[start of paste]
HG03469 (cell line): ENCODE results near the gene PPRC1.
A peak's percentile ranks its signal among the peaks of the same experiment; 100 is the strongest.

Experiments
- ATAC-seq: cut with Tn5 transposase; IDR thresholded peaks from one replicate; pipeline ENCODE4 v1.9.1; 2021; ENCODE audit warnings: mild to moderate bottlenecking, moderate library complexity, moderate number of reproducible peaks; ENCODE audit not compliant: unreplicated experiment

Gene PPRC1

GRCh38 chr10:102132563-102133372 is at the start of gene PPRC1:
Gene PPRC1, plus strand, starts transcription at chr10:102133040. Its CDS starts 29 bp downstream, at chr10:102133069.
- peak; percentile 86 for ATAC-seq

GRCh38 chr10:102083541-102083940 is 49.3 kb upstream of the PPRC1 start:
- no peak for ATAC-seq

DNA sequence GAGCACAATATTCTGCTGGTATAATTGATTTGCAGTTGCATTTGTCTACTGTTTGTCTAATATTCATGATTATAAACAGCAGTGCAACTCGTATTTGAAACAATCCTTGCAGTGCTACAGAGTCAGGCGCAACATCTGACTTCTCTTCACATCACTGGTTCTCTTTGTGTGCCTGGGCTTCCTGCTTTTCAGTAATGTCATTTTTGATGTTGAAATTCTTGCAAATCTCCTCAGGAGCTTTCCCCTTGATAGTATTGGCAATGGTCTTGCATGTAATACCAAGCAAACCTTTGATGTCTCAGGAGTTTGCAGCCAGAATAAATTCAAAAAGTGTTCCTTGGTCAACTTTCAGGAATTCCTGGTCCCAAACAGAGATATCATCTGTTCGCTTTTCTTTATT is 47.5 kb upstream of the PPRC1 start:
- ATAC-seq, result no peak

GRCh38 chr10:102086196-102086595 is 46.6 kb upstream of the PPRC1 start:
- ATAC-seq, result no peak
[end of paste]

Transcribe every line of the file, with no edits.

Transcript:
HG03469 (cell line): ENCODE results near the gene PPRC1.
A peak's percentile ranks its signal among the peaks of the same experiment; 100 is the strongest.

Experiments
- ATAC-seq: cut with Tn5 transposase; IDR thresholded peaks from one replicate; pipeline ENCODE4 v1.9.1; 2021; ENCODE audit warnings: mild to moderate bottlenecking, moderate library complexity, moderate number of reproducible peaks; ENCODE audit not compliant: unreplicated experiment

Gene PPRC1

GRCh38 chr10:102132563-102133372 is at the start of gene PPRC1:
Gene PPRC1, plus strand, starts transcription at chr10:102133040. Its CDS starts 29 bp downstream, at chr10:102133069.
- peak; percentile 86 for ATAC-seq

GRCh38 chr10:102083541-102083940 is 49.3 kb upstream of the PPRC1 start:
- no peak for ATAC-seq

DNA sequence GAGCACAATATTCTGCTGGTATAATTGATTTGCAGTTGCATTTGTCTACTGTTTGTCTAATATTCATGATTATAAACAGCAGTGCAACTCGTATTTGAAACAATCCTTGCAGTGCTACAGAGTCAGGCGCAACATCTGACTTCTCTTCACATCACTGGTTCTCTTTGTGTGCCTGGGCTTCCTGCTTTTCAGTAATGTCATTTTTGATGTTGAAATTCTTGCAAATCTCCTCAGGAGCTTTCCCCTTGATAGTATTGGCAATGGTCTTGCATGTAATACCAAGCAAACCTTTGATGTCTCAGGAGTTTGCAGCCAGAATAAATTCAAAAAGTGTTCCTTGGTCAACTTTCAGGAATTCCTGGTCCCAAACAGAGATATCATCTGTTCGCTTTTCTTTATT is 47.5 kb upstream of the PPRC1 start:
- ATAC-seq, result no peak

GRCh38 chr10:102086196-102086595 is 46.6 kb upstream of the PPRC1 start:
- ATAC-seq, result no peak